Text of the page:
House prices surged higher again in August as Government schemes and improved mortgage lending continued to fuel the revival in Britain's housing market.
Property values rose by 3.5% year on year, taking the average price for a UK home to £170,514, according to Nationwide building society.
This marked a slight fall on the 3.9% surge seen in July, which was the biggest annual rise for three years.
Prices rose 0.6% between July and August, which was also marginally lower than the 0.9% monthly hike seen in July.
But Nationwide said the quarter-on-quarter cha nge showed underlying price rises have remained robust, up 1.4% in the three months to August - the strongest pace of increase since mid-2010.
The data comes after Bank of England governor Mark Carney warned earlier this week over the risks of another housing bubble amid fears that Government stimulus measures are stoking unsustainable price rises.
He said the Bank is " acutely aware" of the potential threats and said action will be taken to clamp down on mortgage lending if needed.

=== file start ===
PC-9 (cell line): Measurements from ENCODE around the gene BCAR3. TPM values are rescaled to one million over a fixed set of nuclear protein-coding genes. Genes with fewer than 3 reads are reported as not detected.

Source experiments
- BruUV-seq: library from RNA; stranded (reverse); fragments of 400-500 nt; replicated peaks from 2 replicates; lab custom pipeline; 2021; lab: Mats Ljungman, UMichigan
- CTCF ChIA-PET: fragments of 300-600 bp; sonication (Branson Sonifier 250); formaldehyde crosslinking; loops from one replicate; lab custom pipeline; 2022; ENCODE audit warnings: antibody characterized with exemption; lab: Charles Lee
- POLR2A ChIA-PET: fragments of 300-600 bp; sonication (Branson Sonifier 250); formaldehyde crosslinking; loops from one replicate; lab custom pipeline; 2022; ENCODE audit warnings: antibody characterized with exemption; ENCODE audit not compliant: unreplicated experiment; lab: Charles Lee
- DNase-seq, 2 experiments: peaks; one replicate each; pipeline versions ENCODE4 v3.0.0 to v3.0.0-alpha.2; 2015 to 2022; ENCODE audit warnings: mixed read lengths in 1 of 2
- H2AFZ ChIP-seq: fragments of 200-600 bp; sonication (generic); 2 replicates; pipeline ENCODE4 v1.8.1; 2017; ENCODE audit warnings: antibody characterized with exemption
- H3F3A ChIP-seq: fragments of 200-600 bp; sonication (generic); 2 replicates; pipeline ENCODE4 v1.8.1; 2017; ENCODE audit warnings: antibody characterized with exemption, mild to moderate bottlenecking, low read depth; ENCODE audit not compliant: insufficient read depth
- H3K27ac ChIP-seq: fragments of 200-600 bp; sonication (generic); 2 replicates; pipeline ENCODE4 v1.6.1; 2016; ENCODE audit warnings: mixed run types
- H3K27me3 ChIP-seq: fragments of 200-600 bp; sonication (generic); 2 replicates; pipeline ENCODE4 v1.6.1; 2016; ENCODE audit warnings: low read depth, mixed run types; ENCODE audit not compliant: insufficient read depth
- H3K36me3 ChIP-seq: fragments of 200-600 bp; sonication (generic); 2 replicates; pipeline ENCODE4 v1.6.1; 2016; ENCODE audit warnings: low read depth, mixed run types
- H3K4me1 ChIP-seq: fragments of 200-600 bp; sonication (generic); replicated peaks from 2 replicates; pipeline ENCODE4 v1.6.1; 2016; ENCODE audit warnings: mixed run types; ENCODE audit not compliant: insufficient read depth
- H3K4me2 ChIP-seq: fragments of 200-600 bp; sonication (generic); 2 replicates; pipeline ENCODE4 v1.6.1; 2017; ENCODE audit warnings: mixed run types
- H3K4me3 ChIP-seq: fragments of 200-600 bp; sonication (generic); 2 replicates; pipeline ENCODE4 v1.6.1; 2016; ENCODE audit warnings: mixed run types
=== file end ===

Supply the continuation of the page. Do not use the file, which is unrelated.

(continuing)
The Bank could step in and ask lenders to restrict borrowing terms or even force banks to hold more cash on their balance sheets to dampen down an overheated property market.
Policy measures such as Funding for Lending and Help to Buy are boosting the market as they help first-time buyers in particular on to the property ladder.
Figures from the Council of Mortgage Lenders recently showed that first-time buyers accounted for 45% of house purchase loans in the second quarter - the highest since records began in 2005.
The Funding for Lending Scheme incentivises banks and building societies to lend more in return for discounted loans, and has been credited with improving mortgage availability and reducing rates.
Chancellor George Osborne also launched Help to Buy in April, which allows people to buy a property with a 5% deposit.
The State lends buyers 20% of the value of a new home worth up to £600,000, interest-free for five years.
But there are concerns that these schemes will push up house prices and borrowing levels, rather than spurring on more new home construction.
Robert Gardner, Nationwide's chief economist, said: "While there have been encouraging signs that house building is starting to recover, construction is still running well below what is likely to be required to keep up with demand."
He added: "The risk is that if demand continues to run ahead of supply affordability may become stretched."